WASHINGTON – Germany has apologized for its treatment of Jews in World War II. Australia has apologized to its aborigines. And Tony Blair has apologized to the Irish for Britain’s handling of the potato famine.
American presidents have come close to apologizing to African-Americans for slavery, and several have spoken of its evil. Soon, in a measure introduced by Rep. Steve Cohen (D-Tenn.), the House could finally apologize for slavery, Jim Crow segregation and the continuing legacy of discrimination against blacks.
As of last week, Cohen had collected 90 co-sponsors, many of them by sending separate letters to members of the Congressional Black Caucus, the Jewish caucus, and members from states that have considered or passed similar resolutions. “Slavery and Jim Crow laws were able to survive in our country because they were protected by the actions and acquiescence of the United States government, including Congress; we are still fighting their enduring legacies to this day,” the letters say.
As the effort proceeds in Washington, Alabama became the fourth Southern state yesterday to apologize. Gov. Bob Riley signed a resolution expressing “profound regret” for Alabama’s role in slavery and apologizing for slavery’s wrongs and its lingering effects. “Slavery was evil and is a part of American history,” Riley said. “I believe all Alabamians are proud of the tremendous progress we have made and continue to make.”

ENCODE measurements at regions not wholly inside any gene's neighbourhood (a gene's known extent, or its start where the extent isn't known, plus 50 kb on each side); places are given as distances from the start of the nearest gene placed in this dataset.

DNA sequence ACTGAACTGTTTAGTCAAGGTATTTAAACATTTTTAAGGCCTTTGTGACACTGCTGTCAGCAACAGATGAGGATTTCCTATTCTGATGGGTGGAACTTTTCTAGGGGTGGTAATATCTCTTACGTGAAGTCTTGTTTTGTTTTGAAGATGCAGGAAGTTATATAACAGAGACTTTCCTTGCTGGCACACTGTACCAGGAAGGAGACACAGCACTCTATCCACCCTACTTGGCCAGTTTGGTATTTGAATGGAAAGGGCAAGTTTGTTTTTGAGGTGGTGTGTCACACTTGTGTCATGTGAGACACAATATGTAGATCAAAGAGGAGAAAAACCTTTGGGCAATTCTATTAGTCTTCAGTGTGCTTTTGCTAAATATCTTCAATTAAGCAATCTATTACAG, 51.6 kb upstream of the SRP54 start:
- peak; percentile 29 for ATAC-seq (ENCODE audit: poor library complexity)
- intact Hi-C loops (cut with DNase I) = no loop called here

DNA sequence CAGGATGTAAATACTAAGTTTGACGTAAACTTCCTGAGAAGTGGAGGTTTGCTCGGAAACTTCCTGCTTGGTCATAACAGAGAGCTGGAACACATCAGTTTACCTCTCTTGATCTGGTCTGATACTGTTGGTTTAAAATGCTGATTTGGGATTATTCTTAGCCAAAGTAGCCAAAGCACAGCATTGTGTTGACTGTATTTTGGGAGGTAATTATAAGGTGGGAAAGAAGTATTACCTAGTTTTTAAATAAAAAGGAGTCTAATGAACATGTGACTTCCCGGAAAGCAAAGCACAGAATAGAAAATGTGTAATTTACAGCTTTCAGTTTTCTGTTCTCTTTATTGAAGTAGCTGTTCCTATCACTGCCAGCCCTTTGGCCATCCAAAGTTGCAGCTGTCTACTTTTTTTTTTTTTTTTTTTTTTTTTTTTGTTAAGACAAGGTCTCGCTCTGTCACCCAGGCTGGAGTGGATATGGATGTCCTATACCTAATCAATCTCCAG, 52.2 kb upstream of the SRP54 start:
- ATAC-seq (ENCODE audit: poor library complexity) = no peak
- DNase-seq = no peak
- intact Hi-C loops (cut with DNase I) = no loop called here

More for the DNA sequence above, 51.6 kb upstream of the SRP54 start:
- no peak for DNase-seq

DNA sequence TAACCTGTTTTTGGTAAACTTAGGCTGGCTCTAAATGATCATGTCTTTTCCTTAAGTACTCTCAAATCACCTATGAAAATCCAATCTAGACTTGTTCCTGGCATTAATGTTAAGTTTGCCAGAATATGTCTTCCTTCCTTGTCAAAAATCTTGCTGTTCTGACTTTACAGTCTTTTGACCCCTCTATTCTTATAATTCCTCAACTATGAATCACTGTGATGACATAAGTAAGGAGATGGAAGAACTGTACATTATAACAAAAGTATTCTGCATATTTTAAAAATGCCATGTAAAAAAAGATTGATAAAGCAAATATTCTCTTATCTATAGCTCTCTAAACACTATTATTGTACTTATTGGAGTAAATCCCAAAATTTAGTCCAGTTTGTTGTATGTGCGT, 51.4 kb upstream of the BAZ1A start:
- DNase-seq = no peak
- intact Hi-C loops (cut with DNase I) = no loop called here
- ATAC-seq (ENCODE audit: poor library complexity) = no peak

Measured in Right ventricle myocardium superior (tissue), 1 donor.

Legislatures in Maryland, Virginia and North Carolina have already approved apologies. Alabama’s resolution describes “centuries of brutal dehumanization and injustices” and says “the vestiges of slavery are ever before African-American citizens.”
On Cohen’s effort, retired NAACP executive director Benjamin Hooks said, “Anything we can do as a nation to heal the wounds that were inflicted, why, that’s good … It makes the nation look at the mistakes that were made, and acknowledge they were made, and says we recognize it’s not over yet, so that whatever we can do to alleviate it ought to be done.”
But the idea of an apology is not universally appreciated. Fred Lincoln of the Sons of Confederate Veterans said it doesn’t even make sense.
“There are no slaves left and there are no slaveholders, so this is silly,” he said.